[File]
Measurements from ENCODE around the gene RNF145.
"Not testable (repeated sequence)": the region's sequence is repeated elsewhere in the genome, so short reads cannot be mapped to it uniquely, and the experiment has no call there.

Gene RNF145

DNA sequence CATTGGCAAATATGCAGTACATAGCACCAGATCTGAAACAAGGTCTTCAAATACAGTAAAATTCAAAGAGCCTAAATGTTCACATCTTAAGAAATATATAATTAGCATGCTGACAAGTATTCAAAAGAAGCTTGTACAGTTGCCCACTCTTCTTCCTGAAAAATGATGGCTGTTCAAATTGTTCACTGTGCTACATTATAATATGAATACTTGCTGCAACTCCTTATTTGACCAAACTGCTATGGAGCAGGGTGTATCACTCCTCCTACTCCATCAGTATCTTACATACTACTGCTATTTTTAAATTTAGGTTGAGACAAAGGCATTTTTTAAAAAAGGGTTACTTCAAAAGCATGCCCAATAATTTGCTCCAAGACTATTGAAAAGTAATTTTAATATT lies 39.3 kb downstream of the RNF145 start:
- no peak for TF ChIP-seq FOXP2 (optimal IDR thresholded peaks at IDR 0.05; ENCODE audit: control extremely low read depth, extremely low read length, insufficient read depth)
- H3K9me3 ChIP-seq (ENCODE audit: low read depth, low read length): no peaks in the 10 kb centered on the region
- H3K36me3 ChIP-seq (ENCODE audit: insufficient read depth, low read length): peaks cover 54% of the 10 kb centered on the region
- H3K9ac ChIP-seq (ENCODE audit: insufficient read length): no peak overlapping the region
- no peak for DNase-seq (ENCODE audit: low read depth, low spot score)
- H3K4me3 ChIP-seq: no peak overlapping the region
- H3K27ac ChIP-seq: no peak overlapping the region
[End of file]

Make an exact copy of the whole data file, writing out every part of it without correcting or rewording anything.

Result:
Measurements from ENCODE around the gene RNF145.
"Not testable (repeated sequence)": the region's sequence is repeated elsewhere in the genome, so short reads cannot be mapped to it uniquely, and the experiment has no call there.

Gene RNF145

DNA sequence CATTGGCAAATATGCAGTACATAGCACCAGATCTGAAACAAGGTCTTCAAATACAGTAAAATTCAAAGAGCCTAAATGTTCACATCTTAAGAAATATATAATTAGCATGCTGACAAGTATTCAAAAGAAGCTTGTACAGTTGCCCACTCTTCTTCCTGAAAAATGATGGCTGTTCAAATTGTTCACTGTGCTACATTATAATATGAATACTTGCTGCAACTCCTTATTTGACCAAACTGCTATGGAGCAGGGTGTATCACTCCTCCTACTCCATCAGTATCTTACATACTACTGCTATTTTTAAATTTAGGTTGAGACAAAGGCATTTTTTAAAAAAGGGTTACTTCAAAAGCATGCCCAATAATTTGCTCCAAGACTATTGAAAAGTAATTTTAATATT lies 39.3 kb downstream of the RNF145 start:
- no peak for TF ChIP-seq FOXP2 (optimal IDR thresholded peaks at IDR 0.05; ENCODE audit: control extremely low read depth, extremely low read length, insufficient read depth)
- H3K9me3 ChIP-seq (ENCODE audit: low read depth, low read length): no peaks in the 10 kb centered on the region
- H3K36me3 ChIP-seq (ENCODE audit: insufficient read depth, low read length): peaks cover 54% of the 10 kb centered on the region
- H3K9ac ChIP-seq (ENCODE audit: insufficient read length): no peak overlapping the region
- no peak for DNase-seq (ENCODE audit: low read depth, low spot score)
- H3K4me3 ChIP-seq: no peak overlapping the region
- H3K27ac ChIP-seq: no peak overlapping the region